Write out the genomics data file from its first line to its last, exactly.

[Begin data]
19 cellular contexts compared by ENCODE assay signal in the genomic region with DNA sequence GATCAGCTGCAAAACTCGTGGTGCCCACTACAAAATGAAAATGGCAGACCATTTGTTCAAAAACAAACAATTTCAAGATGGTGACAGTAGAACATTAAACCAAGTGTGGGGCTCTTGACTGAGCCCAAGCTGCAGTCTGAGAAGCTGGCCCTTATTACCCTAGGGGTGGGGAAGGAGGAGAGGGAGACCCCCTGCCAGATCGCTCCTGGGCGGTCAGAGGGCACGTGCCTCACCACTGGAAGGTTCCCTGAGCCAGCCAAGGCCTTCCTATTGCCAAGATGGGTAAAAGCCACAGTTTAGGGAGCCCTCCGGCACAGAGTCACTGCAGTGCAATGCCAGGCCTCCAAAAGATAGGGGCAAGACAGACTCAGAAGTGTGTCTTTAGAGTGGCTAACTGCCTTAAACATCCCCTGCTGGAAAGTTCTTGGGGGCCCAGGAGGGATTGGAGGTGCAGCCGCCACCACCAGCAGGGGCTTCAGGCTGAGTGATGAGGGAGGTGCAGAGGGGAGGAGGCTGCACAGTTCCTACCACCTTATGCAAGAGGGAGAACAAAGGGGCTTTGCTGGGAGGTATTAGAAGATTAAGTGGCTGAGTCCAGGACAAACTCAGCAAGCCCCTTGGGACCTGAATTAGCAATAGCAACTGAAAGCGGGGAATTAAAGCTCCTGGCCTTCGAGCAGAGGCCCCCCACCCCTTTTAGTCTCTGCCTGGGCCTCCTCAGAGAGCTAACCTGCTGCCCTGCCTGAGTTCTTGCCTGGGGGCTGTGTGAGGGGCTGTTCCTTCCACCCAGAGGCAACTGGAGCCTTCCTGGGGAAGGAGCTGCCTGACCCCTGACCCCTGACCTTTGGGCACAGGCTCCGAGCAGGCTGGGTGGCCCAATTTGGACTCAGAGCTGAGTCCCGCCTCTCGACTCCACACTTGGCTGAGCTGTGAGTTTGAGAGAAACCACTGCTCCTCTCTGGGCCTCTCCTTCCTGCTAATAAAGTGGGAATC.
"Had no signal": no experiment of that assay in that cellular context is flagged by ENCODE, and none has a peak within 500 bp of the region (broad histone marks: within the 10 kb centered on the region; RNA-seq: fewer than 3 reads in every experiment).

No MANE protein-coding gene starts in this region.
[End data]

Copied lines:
19 cellular contexts compared by ENCODE assay signal in the genomic region with DNA sequence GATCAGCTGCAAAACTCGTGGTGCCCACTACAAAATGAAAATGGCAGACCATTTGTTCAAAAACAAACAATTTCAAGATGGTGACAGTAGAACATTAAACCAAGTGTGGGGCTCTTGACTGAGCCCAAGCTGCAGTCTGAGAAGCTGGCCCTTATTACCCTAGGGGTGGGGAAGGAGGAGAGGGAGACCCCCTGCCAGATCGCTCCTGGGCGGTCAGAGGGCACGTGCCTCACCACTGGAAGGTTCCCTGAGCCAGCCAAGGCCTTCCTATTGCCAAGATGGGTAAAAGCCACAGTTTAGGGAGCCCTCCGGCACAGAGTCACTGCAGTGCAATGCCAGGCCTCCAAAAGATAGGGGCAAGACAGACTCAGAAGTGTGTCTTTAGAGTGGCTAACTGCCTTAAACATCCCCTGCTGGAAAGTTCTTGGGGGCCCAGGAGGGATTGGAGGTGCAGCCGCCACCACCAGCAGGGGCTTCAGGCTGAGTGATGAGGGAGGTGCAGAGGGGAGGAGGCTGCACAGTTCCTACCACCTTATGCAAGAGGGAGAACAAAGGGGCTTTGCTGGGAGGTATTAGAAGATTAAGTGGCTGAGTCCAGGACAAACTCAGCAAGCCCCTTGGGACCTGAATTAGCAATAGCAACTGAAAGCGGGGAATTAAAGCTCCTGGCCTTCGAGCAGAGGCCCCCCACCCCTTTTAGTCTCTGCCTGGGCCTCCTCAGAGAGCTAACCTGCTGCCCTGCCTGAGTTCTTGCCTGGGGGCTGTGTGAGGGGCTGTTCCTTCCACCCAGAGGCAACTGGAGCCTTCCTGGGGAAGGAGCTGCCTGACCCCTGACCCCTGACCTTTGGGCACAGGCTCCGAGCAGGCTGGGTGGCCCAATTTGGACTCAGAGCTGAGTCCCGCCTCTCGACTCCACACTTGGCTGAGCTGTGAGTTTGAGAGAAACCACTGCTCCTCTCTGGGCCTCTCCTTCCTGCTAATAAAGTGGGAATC.
"Had no signal": no experiment of that assay in that cellular context is flagged by ENCODE, and none has a peak within 500 bp of the region (broad histone marks: within the 10 kb centered on the region; RNA-seq: fewer than 3 reads in every experiment).

No MANE protein-coding gene starts in this region.